- The Washington Times - Wednesday, November 21, 2001

Bulgarian resigns

Bulgarian Ambassador Philip Dimitrov yesterday announced his resignation to protest the election of a former communist as president of Bulgaria.

Mr. Dimitrov, a staunch anti-communist, said the election of Georgi Parvanov, leader of the renamed Socialist Party, could be detrimental to Bulgaria's goal of joining NATO.

"The election of Mr. Parvanov does not contribute to Bulgaria's membership in NATO," Mr. Dimitrov told the Bulgarian service of Radio Free Europe in an interview during which he announced he will step down as ambassador.

The Socialist Party voted against permitting NATO planes to fly over Bulgaria during the war in Kosovo, but Parliament, then dominated by the Union of Democratic Forces (UDF), approved the NATO request. Mr. Parvanov on Sunday promised to work for Bulgaria's membership in NATO.

Mr. Dimitrov, a UDF member, said the election of Mr. Parvanov was a bad public relations move for the country.

"Bulgarians must prove that, even if they have elected Mr. Parvanov, they remain directed toward the West," he said. "Let us hope that the government will give such guarantees."

He noted that Parliament is still dominated by the pro-NATO movement of Prime Minister Simeon Saxe-Coburg, the former king, providing some hope the country still will be able to achieve membership in the alliance.

Bulgaria has a chance to be invited to join NATO at the planned alliance summit next year "if the [government] ministers continue to work toward that [goal] with all their strength and if their efforts are supported by Parliament."

Mr. Dimitrov, ambassador here since 1998, is a former prime minister and democratic activist who carries a scar above his left eyebrow inflicted by a policeman in a democracy demonstration under the communist regime.


Historic dinner

Ambassador Robel Olaye feels honored by President Bush's decision to host a Ramadan dinner and said the occasion helped show that the war in Afghanistan is not a war against Islam.

Mr. Olaye, the ambassador of Djibouti and the second most senior foreign diplomat in Washington, said Mr. Bush demonstrated his concern for the Muslim faith with the first such observance at the White House attended by a U.S. president.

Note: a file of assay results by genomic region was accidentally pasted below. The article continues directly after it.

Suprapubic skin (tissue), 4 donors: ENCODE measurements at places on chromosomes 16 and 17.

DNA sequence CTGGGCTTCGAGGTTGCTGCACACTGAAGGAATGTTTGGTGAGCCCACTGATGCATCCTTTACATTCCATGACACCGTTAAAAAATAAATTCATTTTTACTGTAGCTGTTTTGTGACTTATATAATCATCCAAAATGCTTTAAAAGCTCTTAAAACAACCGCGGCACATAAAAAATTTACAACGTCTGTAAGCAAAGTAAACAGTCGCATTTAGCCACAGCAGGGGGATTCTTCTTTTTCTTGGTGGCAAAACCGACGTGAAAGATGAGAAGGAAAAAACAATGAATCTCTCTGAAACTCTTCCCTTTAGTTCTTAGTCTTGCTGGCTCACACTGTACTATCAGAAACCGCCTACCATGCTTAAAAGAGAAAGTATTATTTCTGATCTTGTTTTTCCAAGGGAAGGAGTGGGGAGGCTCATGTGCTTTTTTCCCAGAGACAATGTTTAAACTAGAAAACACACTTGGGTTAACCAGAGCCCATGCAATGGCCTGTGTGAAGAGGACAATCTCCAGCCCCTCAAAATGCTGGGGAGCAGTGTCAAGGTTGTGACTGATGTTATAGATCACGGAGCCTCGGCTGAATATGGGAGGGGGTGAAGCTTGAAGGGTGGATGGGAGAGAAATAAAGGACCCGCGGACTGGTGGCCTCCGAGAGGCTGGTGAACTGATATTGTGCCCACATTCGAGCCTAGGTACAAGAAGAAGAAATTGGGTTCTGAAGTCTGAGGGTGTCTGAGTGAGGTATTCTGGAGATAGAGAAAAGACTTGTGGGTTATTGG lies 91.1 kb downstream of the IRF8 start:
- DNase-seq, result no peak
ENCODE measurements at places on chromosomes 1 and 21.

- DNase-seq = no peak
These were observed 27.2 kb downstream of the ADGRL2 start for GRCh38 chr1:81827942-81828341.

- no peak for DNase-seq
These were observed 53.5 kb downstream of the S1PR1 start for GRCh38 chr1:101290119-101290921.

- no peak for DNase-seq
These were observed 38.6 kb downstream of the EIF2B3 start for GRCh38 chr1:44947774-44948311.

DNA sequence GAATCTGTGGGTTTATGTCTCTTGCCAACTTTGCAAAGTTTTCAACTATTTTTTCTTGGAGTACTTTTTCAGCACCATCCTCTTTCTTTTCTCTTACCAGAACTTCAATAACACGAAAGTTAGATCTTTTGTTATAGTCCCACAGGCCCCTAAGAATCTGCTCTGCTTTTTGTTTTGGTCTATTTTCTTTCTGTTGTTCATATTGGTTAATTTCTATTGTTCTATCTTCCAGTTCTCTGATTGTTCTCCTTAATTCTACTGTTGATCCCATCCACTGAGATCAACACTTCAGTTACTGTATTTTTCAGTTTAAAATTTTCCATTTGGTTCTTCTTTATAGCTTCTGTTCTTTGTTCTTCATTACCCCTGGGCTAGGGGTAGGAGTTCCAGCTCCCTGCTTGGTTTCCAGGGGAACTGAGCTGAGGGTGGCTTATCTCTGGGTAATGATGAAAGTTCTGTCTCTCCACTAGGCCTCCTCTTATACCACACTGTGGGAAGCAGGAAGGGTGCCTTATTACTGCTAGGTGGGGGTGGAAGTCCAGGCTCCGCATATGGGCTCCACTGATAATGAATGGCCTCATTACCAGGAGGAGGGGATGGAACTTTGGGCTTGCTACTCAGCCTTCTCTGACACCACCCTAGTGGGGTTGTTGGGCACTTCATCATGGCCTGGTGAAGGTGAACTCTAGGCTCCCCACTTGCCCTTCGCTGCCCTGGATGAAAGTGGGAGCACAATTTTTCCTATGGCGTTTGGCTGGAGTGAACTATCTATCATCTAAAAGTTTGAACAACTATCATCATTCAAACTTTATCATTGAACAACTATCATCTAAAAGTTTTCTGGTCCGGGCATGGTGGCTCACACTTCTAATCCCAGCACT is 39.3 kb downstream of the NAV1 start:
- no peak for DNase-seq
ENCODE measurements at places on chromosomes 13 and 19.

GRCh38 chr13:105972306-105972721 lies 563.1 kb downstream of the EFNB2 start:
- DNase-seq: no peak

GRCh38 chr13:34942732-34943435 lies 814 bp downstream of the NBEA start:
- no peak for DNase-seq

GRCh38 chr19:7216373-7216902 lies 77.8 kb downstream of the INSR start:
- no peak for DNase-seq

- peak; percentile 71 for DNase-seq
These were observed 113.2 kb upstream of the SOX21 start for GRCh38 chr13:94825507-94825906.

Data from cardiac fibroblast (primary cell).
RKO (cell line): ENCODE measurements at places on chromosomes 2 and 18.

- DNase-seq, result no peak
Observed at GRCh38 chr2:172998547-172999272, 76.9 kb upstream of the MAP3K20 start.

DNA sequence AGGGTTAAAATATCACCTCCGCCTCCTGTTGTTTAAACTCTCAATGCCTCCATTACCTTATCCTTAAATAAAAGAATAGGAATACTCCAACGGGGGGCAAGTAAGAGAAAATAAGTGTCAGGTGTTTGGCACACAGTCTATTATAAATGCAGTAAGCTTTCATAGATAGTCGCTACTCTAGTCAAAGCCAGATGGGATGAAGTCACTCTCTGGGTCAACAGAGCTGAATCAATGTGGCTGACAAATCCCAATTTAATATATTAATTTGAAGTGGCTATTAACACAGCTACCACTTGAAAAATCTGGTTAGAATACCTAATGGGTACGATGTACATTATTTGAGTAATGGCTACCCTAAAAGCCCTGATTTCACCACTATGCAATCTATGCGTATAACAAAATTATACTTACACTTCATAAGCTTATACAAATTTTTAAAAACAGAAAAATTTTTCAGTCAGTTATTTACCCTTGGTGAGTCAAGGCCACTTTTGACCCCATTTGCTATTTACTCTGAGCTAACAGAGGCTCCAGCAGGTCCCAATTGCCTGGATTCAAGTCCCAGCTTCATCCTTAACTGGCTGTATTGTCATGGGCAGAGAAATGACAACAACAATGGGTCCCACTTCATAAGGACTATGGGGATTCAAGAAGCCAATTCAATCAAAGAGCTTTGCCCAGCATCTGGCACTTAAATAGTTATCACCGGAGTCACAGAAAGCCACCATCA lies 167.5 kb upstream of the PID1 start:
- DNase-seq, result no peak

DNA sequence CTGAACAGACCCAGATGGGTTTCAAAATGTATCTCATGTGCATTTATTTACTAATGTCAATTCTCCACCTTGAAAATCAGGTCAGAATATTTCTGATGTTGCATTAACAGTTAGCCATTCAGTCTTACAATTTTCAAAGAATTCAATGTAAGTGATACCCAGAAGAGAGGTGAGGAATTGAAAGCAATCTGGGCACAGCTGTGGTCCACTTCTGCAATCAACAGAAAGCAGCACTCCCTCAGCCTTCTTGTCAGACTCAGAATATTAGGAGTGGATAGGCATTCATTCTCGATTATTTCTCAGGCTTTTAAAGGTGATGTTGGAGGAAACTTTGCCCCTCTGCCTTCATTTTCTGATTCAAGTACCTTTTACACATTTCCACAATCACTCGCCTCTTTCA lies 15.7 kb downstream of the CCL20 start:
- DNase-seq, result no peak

"We are deeply touched by the understanding and sincerity shown by President Bush to the Islamic faith," Mr. Olaye told Embassy Row yesterday.

"It was a very great event. It was the first time. It was historic."

The dinner Monday night attracted ambassadors from throughout the Muslim world, including Saudi Ambassador Prince Bandar bin Sultan, the dean of the diplomatic corps. Administration guests included Secretary of State Colin L. Powell and National Security Advisor Condoleezza Rice.

Muslims fast every day during Islam's most holy month and break their fast after sundown.

The White House dinner began with dates, juice, coffee and tea. The main courses were fish and lamb.

Mr. Olaye also said the dinner helped blunt criticism of the U.S. decision to continue the war in Afghanistan during Ramadan.

"It is now accepted that the war will continue, bearing in mind the plight of innocent civilians," he said.

Mr. Olaye said the "culprits" who attacked the United States on September 11 distorted Islam and "polarized the world."

"But it is ironic how this tragedy can bring about a better understanding of Islam," he added.


Christian envoy's fast

Wendy Chamberlin may be the first Christian diplomat to observe Ramadan.

Mrs. Chamberlin, the U.S. ambassador to Pakistan, has decided to join the citizens of the majority Muslim nation in their monthlong daytime fasting.

The U.S. Embassy in Islamabad told the Reuters news agency that Mrs. Chamberlin wants to deepen her understanding of Islam.

"I think it was a sense of cultural empathy," said embassy spokesman John Kincannon. "She wanted to better understand what Muslims experience during Ramadan and gain a sense of spiritual values that Ramadan reflects, such as sympathy with the poor."

Mrs. Chamberlin presented her diplomatic credentials to Pakistani President Pervez Musharraf two days after the September 11 terrorist attacks on the United States.


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